Here’s my story that I worked on for the [X]Press Magazine. Very diverse and life-altering. Check out the article at: Spring Break Saviors.
Spring Break Saviors
by Chris Huqueriza, copy editor
April 17, 2009 10:13 AM
Anyone who’s spent time in the throes of academia–from kindergarten kiddies to college super seniors–knows what spring break is. For those of you who’ve been living under a rock, it’s the annual hiatus from homework and other academic hullabaloo for students to relax, recover, and unwind. And for many members of the MTV generation, it’s also the predetermined time for exotic traveling and extensive debauchery. But if lounging around with bottomless Long Islands (and co-eds) isn’t exactly your idea of a good time, maybe you should consider your “alternatives.”
For many students, an alternative spring break is a time of reflection and giving back to the community, any community. Amor Ministry, a Christian organization dedicated to building houses for the unfortunate in Tijuana, Mexico, is one of the many in San Francisco that promotes the idea of an alternative spring break.
“There’s the assumption when students tell their classmates that they went to Mexico for spring break to party. ‘Did you get wasted?’ Actually, no,” Dave Barry, director of Amor Ministry, laughs. This year, they plan to build five houses. The houses are nothing luxurious, like those of Kimora Lee Simmons or “Brangelina,” but they are created with a solid foundation, four aluminum exterior walls, a solid roof, and are weather resistant–with no leaks.
This year’s trip was set for April 5 to April 9 with a total enrollment of sixty high school students and thirty-five adults, four of which are college students. “Last year, we had twenty-five college students,” Dave Barry said, pointing out the sudden change in attendance. “Many of the spring breaks didn’t line up.”
In addition, the escalating war amongst drug cartels has become a big concern for students and parents alike. But those worried about safety can rest assured. “I’ve had five phone conversations with parents about safety,” Dave Barry said. “But we’ve amped up the security this year. Luckily, the violence resides in urban areas while we are settled in rural [areas].”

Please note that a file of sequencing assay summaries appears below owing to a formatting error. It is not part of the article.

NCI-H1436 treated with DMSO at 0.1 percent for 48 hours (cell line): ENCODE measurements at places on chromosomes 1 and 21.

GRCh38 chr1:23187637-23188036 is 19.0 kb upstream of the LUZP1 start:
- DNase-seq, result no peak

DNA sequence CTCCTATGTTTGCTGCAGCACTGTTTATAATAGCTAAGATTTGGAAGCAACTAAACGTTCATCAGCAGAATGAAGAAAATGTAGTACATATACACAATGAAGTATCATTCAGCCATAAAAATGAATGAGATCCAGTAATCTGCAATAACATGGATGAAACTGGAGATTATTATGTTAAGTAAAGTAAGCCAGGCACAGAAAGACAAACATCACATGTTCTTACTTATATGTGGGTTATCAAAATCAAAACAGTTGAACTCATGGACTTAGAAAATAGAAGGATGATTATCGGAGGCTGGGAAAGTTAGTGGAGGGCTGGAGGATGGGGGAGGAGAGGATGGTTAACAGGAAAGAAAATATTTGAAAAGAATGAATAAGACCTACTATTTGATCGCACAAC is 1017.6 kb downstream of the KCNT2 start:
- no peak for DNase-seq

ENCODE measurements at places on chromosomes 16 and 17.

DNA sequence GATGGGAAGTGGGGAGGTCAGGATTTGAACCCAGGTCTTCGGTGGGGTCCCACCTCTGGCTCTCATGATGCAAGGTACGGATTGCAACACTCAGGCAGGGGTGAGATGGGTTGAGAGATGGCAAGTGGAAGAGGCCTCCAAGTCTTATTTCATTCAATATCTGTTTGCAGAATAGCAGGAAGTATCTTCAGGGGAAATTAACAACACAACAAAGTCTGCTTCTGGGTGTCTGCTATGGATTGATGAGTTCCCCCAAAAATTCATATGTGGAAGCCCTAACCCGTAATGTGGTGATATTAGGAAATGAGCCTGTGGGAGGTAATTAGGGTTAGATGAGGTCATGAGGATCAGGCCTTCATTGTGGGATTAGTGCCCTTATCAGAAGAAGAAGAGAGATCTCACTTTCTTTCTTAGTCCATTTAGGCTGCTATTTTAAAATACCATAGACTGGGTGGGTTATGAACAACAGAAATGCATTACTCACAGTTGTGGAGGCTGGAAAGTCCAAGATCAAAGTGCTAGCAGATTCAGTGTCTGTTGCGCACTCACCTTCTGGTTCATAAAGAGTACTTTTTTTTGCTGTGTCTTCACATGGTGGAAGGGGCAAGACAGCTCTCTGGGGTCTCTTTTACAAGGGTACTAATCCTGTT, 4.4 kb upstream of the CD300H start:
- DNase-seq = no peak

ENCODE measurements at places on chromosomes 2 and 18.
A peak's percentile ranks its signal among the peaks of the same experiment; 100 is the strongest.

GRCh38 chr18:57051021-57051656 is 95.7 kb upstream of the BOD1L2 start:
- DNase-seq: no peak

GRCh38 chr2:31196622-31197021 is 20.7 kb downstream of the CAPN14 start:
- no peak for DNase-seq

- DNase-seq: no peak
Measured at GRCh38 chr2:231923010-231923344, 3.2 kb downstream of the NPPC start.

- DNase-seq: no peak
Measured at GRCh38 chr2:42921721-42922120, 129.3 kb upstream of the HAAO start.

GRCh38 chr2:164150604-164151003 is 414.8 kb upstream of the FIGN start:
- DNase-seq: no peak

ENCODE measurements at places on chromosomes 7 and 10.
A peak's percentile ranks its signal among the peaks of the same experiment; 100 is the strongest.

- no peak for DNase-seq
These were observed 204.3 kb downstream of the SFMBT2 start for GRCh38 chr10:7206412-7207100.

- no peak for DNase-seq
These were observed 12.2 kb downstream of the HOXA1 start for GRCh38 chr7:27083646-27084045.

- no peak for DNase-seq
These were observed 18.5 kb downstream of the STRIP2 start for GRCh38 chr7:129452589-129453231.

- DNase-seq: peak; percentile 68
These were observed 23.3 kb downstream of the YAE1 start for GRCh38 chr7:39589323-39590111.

And good news for the cause-minded, yet frugal, spring breaker: Amor Ministry’s alternative spring breaks are karma and budget-friendly. For high school students, the expense is $800, while college students receive a discounted price of $500, in light of the leadership roles they are expected to take. Not bad for an international kindness binge with your buddies.
For those looking to stay local, there are many organizations that enable alternative spring breakers to find something productive to do right here in the Bay Area. Here in San Francisco, volunteer work is always right next door. Take, for example, the Golden Gate National Parks Conservancy.
The conservancy has been around for over twenty years, and this year they organized a spring break cleanup in the city. During the last two weeks of March, The Golden Gate National Parks Conservancy brought in students from UC Irvine and Chico State to clean the streets of San Francisco.
Like the alternative spring breaks organized by the Amor Ministry, those of the Golden Gate National Parks Conservancy are also affected by the fact that the spring breaks of many colleges and high schools don’t intersect.
But Cody Fyotek, senior volunteer coordinator at the conservancy, finds some silver lining in that phenomenon. “The breaks don’t line up, so we’re able to spread the work,” Fyotek said, with a sign of relief in her voice. “It’s very nice to accommodate both groups. They’re very enthusiastic.”
For an entire week, the student volunteers participate in a variety of work from landscape production and native plant nursery to trail maintenance. “We have many students do habitat restoration,” associate director Denise Shea said, pointing out some of the many diverse activities they can do. “There’s no age necessary, we provide the tools, just provide the proper clothes.” For anyone wondering, the proper clothes are: hiking shoes, long pants, and rain gear. All Cody can say is “prepare to get dirty.”
In addition to Amor Ministry and the Golden Gate National Parks Conservancy, the San Francisco AIDS Foundation is a national organization with a strong volunteering system in the Bay Area. The Foundation began with the emergence of the AIDS crisis in 1982. Now, it runs the largest needle exchange in the country with the help of a wide range of volunteers, including spring breakers. “Many of our volunteers bag syringes and nail stickers in condoms,” said Debra Holtz, a Media Relation representative of the AIDS Foundation.
None of the three organizations need to advertise themselves to gain collegial volunteers: Web traffic, student word-of-mouth, and longstanding connections with high schools and universities help spread the idea of the alternative spring break.
In the past five to seven years, there’s an increase in social work,” said David Barry. “With homelessness and devastations like Hurricane Katrina, it’s more acceptable. You can’t go and not be affected.”